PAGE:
Page:Popular Science Monthly Volume 20.djvu/870

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has given, unquestionably, the clearest and most interesting brief account yet made of the structure and operations of the brain. The books of Drs. Luys and Bastian are to a great degree supplementary to each other. Dr. Luys, in treating "The Brain and its Functions," confines himself to the human brain, and makes his work an exclusively human study. Dr. Bastian, in his "Brain as an Organ of Mind," deals comprehensively with the supreme nerve-centers of the whole animal series. His work is profusely illustrated with diagrams of the figure and anatomical structure of the brains of all grades of animals; while Dr. Luys, passing by the whole scheme of inferior life, has but six illustrations in his book, and these are designed simply to make clear the offices and relations of fundamental parts, so as to ex. plain the corporeal conditions of psychical processes.

We have been fascinated by this volume more than by any other treatise we have yet seen on the machinery of sensibility and thought; and we have been instructed not only by much that is new, but by many sagacious practical hints such as it is well for everybody to understand. Lest we be thought to speak too strongly in commendation of the sterling character of this work, and in order to give some idea of the author's method, we quote the following excellent statement concerning it from the columns of the "St. James Gazette":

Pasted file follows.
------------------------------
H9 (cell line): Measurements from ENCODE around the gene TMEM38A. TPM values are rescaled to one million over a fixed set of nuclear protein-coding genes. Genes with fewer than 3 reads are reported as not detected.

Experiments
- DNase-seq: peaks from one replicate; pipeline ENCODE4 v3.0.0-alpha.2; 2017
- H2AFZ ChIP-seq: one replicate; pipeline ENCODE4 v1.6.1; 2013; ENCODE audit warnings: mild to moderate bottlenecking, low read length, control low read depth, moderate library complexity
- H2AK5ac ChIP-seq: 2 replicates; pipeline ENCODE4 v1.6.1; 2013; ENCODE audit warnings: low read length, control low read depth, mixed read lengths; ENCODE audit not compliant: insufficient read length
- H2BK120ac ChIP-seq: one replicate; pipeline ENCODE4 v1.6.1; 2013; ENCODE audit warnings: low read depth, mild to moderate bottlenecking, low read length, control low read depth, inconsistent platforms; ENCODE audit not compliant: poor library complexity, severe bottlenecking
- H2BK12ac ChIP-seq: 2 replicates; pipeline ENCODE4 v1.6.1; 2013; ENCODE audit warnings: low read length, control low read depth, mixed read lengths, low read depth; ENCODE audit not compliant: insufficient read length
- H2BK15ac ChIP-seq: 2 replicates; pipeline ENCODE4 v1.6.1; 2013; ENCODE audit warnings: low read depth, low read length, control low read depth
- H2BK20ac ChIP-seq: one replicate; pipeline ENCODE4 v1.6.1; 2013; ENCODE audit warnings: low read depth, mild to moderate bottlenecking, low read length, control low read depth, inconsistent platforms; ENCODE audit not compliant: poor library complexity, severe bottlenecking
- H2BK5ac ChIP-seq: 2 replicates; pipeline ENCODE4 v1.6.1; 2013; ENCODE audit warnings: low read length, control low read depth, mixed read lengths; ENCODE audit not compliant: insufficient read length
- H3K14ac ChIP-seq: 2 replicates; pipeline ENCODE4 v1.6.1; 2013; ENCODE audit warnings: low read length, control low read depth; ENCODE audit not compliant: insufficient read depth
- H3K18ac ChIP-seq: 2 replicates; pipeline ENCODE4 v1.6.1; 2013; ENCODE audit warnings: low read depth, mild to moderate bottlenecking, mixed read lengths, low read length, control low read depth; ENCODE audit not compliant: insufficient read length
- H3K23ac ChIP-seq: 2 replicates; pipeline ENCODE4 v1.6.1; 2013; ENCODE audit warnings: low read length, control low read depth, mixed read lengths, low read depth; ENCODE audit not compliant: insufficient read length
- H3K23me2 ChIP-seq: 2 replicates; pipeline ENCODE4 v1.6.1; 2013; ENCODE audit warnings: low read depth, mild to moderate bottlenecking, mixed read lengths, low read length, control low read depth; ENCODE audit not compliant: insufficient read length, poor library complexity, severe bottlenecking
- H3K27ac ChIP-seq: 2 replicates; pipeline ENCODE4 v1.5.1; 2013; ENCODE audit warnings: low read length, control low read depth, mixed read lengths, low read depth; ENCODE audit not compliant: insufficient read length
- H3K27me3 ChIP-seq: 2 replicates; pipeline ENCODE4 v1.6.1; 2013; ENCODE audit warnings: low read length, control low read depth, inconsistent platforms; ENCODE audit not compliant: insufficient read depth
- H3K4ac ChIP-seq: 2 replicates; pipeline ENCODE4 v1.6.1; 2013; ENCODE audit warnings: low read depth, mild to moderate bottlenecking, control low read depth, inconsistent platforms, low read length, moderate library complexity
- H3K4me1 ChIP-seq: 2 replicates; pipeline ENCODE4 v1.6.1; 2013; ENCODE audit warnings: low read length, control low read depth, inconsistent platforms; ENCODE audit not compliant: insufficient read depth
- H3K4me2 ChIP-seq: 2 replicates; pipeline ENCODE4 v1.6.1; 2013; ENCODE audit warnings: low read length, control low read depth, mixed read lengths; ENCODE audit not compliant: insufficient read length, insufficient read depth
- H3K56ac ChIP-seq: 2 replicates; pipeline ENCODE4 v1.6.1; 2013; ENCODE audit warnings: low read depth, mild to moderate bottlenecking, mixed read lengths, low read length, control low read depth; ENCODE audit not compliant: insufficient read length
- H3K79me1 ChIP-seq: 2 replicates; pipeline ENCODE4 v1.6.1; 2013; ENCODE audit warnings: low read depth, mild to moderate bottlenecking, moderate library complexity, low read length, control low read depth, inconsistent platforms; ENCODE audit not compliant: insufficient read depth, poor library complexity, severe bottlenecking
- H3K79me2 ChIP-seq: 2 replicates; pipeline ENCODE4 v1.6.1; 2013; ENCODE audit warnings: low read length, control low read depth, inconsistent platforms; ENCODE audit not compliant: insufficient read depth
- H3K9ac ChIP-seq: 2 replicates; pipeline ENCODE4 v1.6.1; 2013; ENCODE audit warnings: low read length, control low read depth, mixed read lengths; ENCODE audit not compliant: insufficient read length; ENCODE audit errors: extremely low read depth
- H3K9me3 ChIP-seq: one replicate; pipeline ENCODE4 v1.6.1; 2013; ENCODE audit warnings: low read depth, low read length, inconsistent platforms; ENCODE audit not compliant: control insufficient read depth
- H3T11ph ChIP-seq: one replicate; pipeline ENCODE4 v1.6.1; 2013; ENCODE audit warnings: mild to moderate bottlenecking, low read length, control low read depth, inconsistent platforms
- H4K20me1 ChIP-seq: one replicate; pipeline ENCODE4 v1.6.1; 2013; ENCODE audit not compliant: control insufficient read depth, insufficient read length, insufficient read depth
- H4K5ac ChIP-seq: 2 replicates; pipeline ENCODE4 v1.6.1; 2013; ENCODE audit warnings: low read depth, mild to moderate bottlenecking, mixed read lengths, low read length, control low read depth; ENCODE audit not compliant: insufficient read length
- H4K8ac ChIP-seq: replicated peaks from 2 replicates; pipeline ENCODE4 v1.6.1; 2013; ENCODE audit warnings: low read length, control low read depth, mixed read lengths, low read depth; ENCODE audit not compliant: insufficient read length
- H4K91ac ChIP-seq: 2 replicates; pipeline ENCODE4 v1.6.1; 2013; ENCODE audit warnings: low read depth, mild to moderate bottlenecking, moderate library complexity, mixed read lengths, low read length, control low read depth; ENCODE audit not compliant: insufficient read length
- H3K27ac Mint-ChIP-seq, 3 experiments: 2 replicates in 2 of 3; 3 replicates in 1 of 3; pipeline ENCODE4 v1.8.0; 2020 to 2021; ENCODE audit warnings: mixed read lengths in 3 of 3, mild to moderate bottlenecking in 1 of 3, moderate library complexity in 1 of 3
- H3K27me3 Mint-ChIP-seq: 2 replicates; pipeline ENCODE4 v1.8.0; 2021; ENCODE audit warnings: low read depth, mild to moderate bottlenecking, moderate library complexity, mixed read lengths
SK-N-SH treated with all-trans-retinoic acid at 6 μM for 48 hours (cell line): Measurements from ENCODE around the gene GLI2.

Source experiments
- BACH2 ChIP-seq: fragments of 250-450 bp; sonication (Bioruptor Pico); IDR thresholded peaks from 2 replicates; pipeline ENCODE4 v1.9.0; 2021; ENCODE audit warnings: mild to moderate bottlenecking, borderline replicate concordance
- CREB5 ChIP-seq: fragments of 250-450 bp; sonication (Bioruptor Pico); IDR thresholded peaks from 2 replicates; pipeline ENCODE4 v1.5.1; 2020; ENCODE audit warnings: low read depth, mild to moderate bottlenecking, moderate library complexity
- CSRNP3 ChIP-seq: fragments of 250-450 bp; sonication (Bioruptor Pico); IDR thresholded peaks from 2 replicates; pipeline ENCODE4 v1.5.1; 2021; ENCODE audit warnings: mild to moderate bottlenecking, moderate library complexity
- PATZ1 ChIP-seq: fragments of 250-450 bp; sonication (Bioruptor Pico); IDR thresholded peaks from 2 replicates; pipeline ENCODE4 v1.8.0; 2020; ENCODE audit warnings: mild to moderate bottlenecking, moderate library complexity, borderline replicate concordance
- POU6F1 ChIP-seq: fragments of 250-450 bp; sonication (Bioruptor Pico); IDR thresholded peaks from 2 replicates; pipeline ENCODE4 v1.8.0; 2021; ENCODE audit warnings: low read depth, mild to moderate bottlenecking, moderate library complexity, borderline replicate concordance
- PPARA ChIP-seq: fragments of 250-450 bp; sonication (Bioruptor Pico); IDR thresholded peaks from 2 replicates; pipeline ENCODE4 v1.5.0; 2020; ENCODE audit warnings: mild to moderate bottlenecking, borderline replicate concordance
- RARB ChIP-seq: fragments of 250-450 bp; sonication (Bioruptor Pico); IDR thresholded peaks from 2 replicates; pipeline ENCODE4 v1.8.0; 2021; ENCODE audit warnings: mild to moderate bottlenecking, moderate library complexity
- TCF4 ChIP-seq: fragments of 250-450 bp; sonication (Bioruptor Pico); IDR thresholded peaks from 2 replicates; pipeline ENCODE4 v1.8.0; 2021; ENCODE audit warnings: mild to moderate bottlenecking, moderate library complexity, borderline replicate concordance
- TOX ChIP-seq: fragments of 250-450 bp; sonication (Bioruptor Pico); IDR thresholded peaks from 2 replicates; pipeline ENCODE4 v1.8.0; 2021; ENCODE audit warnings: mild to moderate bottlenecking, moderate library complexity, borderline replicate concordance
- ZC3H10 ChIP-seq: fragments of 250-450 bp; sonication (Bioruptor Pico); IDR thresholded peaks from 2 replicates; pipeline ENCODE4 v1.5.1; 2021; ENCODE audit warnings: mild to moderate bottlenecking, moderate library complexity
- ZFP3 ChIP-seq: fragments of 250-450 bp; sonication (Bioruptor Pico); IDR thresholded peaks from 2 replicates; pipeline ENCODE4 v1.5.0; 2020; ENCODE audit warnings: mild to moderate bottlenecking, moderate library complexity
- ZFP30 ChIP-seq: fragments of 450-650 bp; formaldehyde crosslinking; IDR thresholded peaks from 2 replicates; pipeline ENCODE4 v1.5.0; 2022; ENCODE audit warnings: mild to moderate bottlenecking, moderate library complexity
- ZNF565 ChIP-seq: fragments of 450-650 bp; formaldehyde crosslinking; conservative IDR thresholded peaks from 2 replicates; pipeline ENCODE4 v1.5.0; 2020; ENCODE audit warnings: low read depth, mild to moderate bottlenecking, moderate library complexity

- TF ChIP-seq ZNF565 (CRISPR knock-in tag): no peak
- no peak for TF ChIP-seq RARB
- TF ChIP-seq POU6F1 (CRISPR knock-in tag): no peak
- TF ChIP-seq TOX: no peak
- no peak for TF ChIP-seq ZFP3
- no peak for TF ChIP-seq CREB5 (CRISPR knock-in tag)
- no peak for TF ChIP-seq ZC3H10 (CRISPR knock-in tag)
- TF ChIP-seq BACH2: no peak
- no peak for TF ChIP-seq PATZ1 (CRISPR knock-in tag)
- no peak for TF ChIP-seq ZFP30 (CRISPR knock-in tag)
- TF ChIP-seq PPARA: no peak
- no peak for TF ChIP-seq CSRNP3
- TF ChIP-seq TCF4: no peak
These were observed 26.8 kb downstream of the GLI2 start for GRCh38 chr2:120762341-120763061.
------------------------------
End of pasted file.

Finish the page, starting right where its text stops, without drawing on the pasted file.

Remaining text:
No living physiologist is better entitled to speak with authority upon the structure and functions of the brain than Dr. Luys. His studies on the anatomy of the nervous system are acknowledged to be the fullest and most systematic ever undertaken. He begins by treating the soft and delicate material of the brain-tissues with chromic acid, which hardens it so as to fix it sufficiently for the purposes of laboratory work, without altering or distorting its essential constitution. He then cuts off very thin slices of the tissue one after another, and, by employing different chemical reagents for which the various minute elements of the brain have varying susceptibilities, he obtains transparent colored sections of the nervous matter, which throw into strong relief the distinction between cells and fibers, besides exhibiting clearly the nature and direction of their intricate ramifications. In this manner he has systematically made many thousand delicate sections of brains, horizontally, vertically, and laterally, at distances of a millimetre from one another, each of which he photographs, till at last he has succeeded in producing a series of I maps of its entire structure which place the relations of its organs in strikingly novel lights. The first division of his present volume is devoted to summing up briefly the main results of these important researches. The late Professor Clifford has already popularized them in part for the English reader; but we believe this is the first time that they have been definitely set forth in any fullness before the general public on this side of the Channel. Confining his attention to the cerebral hemispheres alone, without entering into any particulars as to the cerebellum and other minor appendages, Dr. Luys begins by pointing out the fundamental distinction between the nerve cell or real central organ and the nerve-fiber or connecting thread. The first answers to the telegraph-office, the second to the wire uniting one office with another. The gray matter which forms the outer covering of the convolutions consists of closely packed cells, and is thus really the essential brain; the white matter in the center consists of fibers aggregated into bundles, and is thus really a mass of large nerves. Of the single cells themselves, with their numerous converging fibers, as well as of their arrangement in superimposed layers, Dr. Luys gives very graphic and instructive diagrams. The business of the cells individually and of the gray matter as a whole is to receive sensory messages from the external organs of the senses and to transform or to co-ordinate their impulses into the proper movements—as, for example, when we see a fruit or flower, and stretch out our hands to pick it. The white substance is shown to consist of numerous interlacing fibers, having for their function the conveyance of such information from without inward, or the carrying down of such motor impulses from within outward. Their definite arrangement in regular lines between the two hemispheres, as well as between the surface of the convolutions and the optic thalami and corpus striatum, is admirably shown by diagrammatic figures. This is the most important result of all Dr. Luys's work. He has made it clear that sense-impressions traveling from the eyes, ears, or skin, arrive first at the bodies known as the optic thalami; that they are there re-enforced and worked up, as it were, in special ganglia; and that they are thence reflected to the surface of the hemispheres, where they are finally converted into appropriate movements. He has also fairly settled the fact that certain minor bodies within the optic thalami are closely connected with the main nerves of sight, smell, taste, and hearing respectively, and that they must be considered as subordinate or intermediate centers where the data supplied by those senses are put into shape for consideration on the surface of the brain. The normal course of an excitation in the sense-organs seems to be this: it first proceeds along the fibers to its own subordinate center in the thalami; it then passes up to the corresponding portion of the convolutions; it there for the